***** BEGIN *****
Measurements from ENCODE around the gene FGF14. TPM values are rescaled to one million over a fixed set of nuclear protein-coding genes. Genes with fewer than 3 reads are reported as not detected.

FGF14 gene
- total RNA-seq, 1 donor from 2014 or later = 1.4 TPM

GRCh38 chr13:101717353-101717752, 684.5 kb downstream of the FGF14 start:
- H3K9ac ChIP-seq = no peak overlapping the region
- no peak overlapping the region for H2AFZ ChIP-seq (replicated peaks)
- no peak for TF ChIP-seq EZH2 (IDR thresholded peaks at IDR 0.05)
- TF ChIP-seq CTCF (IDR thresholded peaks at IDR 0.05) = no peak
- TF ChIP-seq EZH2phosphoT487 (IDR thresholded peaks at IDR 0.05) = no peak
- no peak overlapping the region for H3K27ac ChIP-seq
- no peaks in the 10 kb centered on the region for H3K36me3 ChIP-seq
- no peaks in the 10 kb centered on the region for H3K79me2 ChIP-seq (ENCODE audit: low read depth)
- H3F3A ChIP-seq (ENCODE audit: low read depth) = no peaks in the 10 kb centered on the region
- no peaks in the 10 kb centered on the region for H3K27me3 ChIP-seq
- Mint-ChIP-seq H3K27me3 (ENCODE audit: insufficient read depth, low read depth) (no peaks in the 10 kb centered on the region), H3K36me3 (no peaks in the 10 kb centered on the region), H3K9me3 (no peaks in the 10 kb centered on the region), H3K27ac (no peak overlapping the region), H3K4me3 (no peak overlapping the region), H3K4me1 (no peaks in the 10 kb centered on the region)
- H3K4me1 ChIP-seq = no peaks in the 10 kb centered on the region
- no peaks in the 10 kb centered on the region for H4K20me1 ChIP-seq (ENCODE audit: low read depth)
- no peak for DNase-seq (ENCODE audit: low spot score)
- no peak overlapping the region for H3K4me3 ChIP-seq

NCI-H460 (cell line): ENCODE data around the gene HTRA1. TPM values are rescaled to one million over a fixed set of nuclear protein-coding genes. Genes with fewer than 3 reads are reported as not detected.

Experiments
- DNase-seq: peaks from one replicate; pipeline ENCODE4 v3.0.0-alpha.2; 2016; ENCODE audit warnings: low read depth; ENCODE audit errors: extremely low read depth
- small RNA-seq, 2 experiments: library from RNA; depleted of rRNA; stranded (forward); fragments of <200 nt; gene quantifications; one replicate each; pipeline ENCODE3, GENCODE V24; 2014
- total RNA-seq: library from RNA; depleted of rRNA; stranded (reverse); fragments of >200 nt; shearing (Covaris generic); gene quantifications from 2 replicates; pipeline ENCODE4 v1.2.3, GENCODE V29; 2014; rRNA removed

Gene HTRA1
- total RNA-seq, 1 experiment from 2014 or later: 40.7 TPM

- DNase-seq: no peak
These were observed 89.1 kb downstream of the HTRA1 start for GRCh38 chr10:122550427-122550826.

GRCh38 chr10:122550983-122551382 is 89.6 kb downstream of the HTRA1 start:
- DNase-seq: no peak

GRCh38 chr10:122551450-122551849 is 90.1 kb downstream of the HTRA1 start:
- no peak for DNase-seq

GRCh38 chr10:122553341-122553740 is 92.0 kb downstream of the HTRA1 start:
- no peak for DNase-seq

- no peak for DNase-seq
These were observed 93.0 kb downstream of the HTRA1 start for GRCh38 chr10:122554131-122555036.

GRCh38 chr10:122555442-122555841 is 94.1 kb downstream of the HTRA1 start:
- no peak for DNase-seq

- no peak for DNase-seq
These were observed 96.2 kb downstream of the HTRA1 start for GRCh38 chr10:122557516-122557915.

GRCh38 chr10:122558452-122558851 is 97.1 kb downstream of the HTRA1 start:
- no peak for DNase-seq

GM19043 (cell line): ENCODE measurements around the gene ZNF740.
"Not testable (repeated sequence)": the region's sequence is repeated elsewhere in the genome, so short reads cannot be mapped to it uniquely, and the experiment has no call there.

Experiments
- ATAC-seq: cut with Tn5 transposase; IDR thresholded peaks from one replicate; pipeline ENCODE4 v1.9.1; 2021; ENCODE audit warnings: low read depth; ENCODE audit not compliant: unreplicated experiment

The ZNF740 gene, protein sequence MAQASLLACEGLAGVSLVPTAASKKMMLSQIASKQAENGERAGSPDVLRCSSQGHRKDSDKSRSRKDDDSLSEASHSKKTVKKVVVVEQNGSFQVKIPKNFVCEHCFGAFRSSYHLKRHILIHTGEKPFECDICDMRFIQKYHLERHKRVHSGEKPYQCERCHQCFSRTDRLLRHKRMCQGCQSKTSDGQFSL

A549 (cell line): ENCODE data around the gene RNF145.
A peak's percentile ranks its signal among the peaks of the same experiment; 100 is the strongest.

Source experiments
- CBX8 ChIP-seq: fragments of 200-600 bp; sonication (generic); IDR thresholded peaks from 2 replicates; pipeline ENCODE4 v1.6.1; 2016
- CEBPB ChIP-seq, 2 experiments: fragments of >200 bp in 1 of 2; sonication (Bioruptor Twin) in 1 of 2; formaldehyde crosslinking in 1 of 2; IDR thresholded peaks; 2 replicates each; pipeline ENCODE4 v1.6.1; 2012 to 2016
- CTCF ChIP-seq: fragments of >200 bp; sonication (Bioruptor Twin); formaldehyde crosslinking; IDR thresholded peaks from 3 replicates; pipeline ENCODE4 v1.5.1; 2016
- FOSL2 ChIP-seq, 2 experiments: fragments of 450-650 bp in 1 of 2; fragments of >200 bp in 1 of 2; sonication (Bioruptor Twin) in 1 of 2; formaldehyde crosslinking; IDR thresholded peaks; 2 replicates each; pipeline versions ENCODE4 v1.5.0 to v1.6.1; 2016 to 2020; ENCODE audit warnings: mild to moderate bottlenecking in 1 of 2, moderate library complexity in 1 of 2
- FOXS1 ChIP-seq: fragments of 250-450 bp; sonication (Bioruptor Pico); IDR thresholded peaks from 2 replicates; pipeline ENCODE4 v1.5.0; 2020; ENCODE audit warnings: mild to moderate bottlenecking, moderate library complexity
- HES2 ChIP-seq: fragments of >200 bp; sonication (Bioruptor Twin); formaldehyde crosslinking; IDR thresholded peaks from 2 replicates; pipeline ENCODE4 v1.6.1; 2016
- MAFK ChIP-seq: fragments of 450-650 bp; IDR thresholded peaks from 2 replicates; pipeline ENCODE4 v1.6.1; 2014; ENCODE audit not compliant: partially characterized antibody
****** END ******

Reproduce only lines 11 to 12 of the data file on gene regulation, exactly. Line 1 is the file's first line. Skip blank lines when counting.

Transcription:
- no peaks in the 10 kb centered on the region for H3K36me3 ChIP-seq
- no peaks in the 10 kb centered on the region for H3K79me2 ChIP-seq (ENCODE audit: low read depth)